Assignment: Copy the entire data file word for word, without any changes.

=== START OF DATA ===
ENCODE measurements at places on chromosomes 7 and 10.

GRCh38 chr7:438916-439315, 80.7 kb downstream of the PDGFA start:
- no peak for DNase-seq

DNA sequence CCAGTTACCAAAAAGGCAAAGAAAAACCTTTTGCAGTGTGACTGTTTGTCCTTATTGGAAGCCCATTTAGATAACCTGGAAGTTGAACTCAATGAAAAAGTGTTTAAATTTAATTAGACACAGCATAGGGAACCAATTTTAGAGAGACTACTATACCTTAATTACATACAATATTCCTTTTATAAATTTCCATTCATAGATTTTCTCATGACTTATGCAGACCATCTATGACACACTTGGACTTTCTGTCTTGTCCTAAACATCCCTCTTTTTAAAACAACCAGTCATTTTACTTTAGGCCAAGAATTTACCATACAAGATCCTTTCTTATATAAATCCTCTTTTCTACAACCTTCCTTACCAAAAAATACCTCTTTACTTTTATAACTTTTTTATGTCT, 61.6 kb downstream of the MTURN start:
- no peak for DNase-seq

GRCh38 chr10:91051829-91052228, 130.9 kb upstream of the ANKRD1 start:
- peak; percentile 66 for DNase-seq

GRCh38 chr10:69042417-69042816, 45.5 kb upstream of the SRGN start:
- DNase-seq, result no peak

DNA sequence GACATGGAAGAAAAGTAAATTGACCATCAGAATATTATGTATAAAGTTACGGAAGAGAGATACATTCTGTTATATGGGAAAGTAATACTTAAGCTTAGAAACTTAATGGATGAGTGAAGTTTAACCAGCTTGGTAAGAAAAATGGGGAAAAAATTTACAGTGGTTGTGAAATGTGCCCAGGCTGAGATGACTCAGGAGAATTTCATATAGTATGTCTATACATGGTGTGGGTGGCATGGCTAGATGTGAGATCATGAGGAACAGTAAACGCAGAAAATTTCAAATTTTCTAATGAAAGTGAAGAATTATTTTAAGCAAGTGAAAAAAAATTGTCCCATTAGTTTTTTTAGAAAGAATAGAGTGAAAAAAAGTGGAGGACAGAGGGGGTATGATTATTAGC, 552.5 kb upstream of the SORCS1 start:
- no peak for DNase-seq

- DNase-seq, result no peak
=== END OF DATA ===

ENCODE measurements at places on chromosomes 7 and 10.

GRCh38 chr7:438916-439315, 80.7 kb downstream of the PDGFA start:
- no peak for DNase-seq

DNA sequence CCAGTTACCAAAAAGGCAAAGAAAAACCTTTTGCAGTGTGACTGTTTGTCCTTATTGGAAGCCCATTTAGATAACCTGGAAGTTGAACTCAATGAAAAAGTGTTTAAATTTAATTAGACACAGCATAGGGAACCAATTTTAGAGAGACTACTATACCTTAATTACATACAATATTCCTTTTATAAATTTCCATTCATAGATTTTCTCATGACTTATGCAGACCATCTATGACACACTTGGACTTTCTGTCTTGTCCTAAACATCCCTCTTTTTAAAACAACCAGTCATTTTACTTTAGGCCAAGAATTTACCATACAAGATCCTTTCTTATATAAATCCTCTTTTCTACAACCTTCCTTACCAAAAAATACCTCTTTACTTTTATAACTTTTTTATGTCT, 61.6 kb downstream of the MTURN start:
- no peak for DNase-seq

GRCh38 chr10:91051829-91052228, 130.9 kb upstream of the ANKRD1 start:
- peak; percentile 66 for DNase-seq

GRCh38 chr10:69042417-69042816, 45.5 kb upstream of the SRGN start:
- DNase-seq, result no peak

DNA sequence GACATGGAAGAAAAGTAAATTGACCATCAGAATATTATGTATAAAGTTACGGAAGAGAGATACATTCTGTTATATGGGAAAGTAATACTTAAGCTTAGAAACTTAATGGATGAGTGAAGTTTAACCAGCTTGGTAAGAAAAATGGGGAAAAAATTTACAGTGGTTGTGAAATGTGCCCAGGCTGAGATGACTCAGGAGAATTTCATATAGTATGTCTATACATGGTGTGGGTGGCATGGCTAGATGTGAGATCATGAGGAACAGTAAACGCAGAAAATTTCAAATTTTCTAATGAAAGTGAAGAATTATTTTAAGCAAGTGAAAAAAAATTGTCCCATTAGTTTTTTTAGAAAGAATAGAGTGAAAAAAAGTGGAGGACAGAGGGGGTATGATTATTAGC, 552.5 kb upstream of the SORCS1 start:
- no peak for DNase-seq

- DNase-seq, result no peak